If you’re interested in sampling other authors, the anthologies are the way to go.
And if you only want these stories, but you WANT THEM ALL _NOW_!!! –and don’t mind whether it’s a print book or ebook, then you probably want to order A TRAIL OF FIRE.
I know it’s confusing—I hope this helps!
A couple of publishers asked me this week to write a brief bit of catalog copy for them, describing MOBY–so I did. For those of you wondering What to Expect from the eighth book in the OUTLANDER series:
WRITTEN IN MY OWN HEART’S BLOOD is the eighth novel in the world-famous OUTLANDER series. In June of 1778, the world turns upside-down. The British army withdraws from Philadelphia, George Washington prepares to move from Valley Forge in pursuit, and Jamie Fraser comes back from the dead to discover that his best friend has married Jamie’s wife. The ninth Earl of Ellesmere discovers to his horror that he is in fact the illegitimate son of the newly-resurrected Jamie Fraser (a rebel _and_ a Scottish criminal!) and Jamie’s nephew Ian Murray discovers that his new-found cousin has an eye for Ian’s Quaker betrothed.
Meanwhile, Claire Fraser deals with an asthmatic duke, Benedict Arnold, and the fear that one of her husbands may have murdered the other. And in the 20th century, Jamie and Claire’s daughter Brianna is thinking that things are probably easier in the 18th century: her son has been kidnapped, her husband has disappeared into the past, and she’s facing a vicious criminal with nothing but a stapler in her hand. Fortunately, her daughter has a miniature cricket bat and her mother’s pragmatism.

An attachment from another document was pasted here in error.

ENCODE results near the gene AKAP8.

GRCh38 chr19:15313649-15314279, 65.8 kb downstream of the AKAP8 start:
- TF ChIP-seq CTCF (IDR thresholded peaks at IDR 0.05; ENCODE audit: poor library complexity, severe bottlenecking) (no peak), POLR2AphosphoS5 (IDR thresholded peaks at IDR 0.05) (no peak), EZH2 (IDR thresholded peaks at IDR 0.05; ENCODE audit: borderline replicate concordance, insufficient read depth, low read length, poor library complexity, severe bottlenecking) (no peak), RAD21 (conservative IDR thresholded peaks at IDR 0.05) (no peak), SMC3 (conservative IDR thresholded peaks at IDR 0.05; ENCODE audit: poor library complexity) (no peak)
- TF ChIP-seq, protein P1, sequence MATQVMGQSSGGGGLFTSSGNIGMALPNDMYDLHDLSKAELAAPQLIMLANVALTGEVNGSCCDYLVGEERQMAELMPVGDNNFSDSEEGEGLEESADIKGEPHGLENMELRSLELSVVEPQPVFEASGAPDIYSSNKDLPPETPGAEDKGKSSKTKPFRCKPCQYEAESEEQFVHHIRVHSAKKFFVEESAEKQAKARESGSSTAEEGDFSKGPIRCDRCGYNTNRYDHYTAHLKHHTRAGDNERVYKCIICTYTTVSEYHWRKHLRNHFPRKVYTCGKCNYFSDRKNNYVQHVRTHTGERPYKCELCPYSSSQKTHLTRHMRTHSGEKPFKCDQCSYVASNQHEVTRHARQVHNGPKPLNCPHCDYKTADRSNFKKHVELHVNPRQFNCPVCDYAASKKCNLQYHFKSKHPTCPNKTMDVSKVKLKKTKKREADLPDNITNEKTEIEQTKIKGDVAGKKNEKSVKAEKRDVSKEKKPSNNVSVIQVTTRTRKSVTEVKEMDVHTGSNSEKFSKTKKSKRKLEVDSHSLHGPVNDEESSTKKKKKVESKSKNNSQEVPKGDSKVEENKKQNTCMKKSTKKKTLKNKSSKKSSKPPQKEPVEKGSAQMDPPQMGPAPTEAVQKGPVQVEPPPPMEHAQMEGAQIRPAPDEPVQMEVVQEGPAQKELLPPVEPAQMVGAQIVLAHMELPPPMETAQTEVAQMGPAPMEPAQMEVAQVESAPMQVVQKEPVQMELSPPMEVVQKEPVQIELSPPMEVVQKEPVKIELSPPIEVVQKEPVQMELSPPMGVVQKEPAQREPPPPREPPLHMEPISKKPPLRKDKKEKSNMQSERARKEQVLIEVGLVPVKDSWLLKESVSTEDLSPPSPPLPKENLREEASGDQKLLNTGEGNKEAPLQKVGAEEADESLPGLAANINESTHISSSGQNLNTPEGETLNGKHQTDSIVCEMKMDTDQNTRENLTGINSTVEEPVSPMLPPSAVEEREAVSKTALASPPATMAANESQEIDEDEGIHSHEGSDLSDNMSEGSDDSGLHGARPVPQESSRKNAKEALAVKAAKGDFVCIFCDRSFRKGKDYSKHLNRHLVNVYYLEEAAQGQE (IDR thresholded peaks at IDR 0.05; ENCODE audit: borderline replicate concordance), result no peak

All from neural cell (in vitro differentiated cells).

The best of historical fiction with a Moebius twist, WRITTEN IN MY OWN HEART’S BLOOD weaves the fibers of a family’s life through the tapestry of historical drama.
NB: I’m still _writing_ this. With luck, it will be published in fall of 2013. (Update from the webmaster: This book will be released by the publisher on June 10, 2014, in the U.S.A.) Hope you enjoy it! (In the meantime, if you’re the sort of reader who likes to see bits and pieces as we go along, I do post brief snippets–from this book and other works in progress or coming up for release–most days, on both Twitter (my ID there is @Writer_DG) and Facebook.
NB2: I told my editor I want an octopus on the cover of this book. (There are eight main characters whose stories are told–and they’re all linked together.)
NB3: I call the book MOBY for short. My Own Heart’s Blood = MOHB = MOH-B = Moby. Geddit?
From the webmaster: Visit the MOBY home page for the latest information.
Chronology of the Outlander series
The Outlander series includes three kinds of stories:
The Big, Enormous Books that have no discernible genre (or all of them);
The Shorter, Less Indescribable Novels that are more or less historical mysteries (though dealing also with battles, eels, and mildly deviant sexual practices);